Lenovo is no stranger to change, specifically the common, normal iteration of the platforms that they’ve previously found success on. This new generation of tablet in the X-line, though, changes only slightly, adding in the things you’d expect, while keeping the things we’ve liked in the past. But is that enough to ensure this is a good hybrid?
Third time’s the charm
Perhaps the most striking feature is the display itself, which has been suitably improved over its predecessor. They’ve managed to make it both larger and increase the resolution to make for even more pixel density. This years display is a 13-inch panel that sports a 3000×2000 resolution which also is HDR compliant. This is a departure from typical 16:9 aspect ratio and a huge upgrade into something much more usable. Microsoft, and even Apple, have long realized the value of other aspect ratios and how much more pleasurable they are to use and now Lenovo has followed suit. Windows resolution scaling hasn’t quite caught up yet to the high resolution displays that are becoming available in the portable space, but it mostly works here. Unless you use legacy apps, which can still be adjusted with some blur, there are no issues.
The display itself? It’s quite impressive, to say the least. In keeping with its HDR specification it achieved a brightness value of 409 nits and covered 116 percent of the sRGB gamut with a delta E of 3.6 measured out of the box. Fairly impressive on its own and even when considered against the competition.
The keyboard is better than most 2-in-1 devices, being both more stable and having more usable keys overall. They have deep enough travel at 1.3 millimeters and more feedback than should be possible. The keys are just slightly less great than the current, modern Lenovo chiclet keyboard. The included Pro pen is par for the course, in that it’s quite well done and a good experience. It follows your handwriting reasonably quickly and there is little to really complain about. I do think a good pen, such as this, does add great value to a nice tablet. such as this. It’s underlying Wacom technology and the responsiveness make it a must have for a tablet, which has been helping me better replace paper now. My handwriting is terrible, however Windows handwriting recognition is quite good at deciphering it. Even better now is that it has a slot for it in the tablet itself, so you don’t have to worry about where you place it.
The stand is also all new in its design. This new hinge is both highly flexible and quite strong. There was very little wobble and no tendency to bend unless I applied significant force to it. The hinge itself seems as if it would last through many years of use and even some abuse.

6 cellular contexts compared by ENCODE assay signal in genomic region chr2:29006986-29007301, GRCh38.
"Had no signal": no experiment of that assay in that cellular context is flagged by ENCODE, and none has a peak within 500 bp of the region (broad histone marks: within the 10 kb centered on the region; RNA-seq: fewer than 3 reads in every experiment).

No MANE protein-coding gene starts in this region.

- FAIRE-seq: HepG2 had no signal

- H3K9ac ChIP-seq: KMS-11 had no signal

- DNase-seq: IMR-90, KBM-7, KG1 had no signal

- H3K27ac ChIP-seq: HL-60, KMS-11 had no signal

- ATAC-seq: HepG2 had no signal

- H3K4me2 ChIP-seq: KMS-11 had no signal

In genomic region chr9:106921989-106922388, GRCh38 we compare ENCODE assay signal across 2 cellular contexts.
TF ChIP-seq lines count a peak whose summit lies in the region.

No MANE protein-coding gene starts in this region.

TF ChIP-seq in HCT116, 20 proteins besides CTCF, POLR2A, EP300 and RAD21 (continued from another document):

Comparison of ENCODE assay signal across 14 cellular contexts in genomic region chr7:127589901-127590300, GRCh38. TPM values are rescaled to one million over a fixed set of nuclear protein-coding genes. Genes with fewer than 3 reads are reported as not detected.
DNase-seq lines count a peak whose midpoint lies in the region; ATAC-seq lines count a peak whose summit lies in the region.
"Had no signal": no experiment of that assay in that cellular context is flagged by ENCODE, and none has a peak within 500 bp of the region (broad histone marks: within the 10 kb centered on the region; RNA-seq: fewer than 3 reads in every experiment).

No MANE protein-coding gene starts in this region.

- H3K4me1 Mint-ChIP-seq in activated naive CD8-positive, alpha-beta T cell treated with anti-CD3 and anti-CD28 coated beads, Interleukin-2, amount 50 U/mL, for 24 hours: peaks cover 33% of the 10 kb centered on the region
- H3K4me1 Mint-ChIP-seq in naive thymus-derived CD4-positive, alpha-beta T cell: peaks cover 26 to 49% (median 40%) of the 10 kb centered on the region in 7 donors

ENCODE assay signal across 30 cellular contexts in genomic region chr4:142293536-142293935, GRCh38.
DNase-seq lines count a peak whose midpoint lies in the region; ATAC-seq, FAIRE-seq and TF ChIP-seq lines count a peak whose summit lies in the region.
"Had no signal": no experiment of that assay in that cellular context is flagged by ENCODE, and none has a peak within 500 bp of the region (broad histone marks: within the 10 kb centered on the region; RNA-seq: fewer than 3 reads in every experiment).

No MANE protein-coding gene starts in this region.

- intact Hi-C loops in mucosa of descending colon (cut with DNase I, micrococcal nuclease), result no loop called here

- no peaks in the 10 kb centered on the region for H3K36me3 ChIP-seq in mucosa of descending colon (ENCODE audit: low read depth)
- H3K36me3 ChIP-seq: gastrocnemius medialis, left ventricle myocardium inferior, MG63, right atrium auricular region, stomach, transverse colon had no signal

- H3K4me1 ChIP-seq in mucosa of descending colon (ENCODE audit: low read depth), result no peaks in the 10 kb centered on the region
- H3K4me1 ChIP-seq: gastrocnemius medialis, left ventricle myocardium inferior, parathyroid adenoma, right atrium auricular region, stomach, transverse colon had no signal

|CPU||Intel Core i7-8650U (1.9 GHz)|
|GPU||Intel UHD Graphics 620|
|Display||13.0" QHD+ (3000 x 2000) IPS w/ Gorilla Glass 4|
|Body||Tablet only: 11.97" x 8.9"x 0.35"; 304.1 x 226 x 8.9mm, starting at 1.96lb (0.89kg)
Tablet + keyboard: 11.97" x 8.9" x 0.59"; 304.1 x 226 x 15.1mm, starting at 2.8lb (1.27kg)
|Ports||(2) Thunderbolt 3, Type-C
(1) Microphone / Headphone Combo Jack
(1) Micro-SD Card Reader + Nano-SIM Card Slot
|Storage||512GB SAMSUNG PM981 NVMe v1.2|
|Keyboard||Black Pogo Keyboard, Mylar surface touchpad, multi-touch, backlit|
|Price||Starting price: $1,269, this model: $1,754.10|
The Lenovo ThinkPad X1 Tablet does keep fairly cool, however this obviously depends on the workload being used. There’s little room for enormous amounts of cooling, though the little tablet does get to around 98-degrees on the rear while the screen, for us, got up to a maximum of 95-degrees while browsing the internet and watching YouTube at the same time. Not terrible, but also not the coolest. We did notice a little thermal throttling, however this is somewhat expected given the size and the components.
Noise? What noise. Though there is definitely a fan on board, it is nearly inaudible unless you use plan on running Furmark all day long. In fact, it did not register on my decibel meter over ambient noise.
Battery life leave a bit to be desired, however it’s still competitive compared to its peers that are primarily tablets. We saw 6 hours and 1 minute while running a custom script that browses the Internet until it dies. Not terrible, but not great either.
Who its for
The newest version of the X1 Tablet isn’t going to be for everyone. The small form factor and relatively limited performance as a result of being so thin means that this most certainly isn’t going to satisfy the power-user, but that doesn’t mean it is a horrible buy. Quite the opposite, now that the Surface Pro 6 has been properly released, we see this as a very good competitor that might just be slightly better due to the better connectivity available. the Lenovo ThinkPad X1 Tablet is a great mobile platform that offers a great keybaord that has good feedback compared to its competitors and a better overall experience. That, and the battery-life, which is decent for its class, is enough to satisfy. This tablet is for anyone looking for a platform that’s mobile, powerful and strikes a good balance. It exudes typical Lenovo quality and doesn’t really disappoint in any one area given how tiny it is.
Overall? A great device that delivers on more points than most for a 2-in-1 device.
- Battery life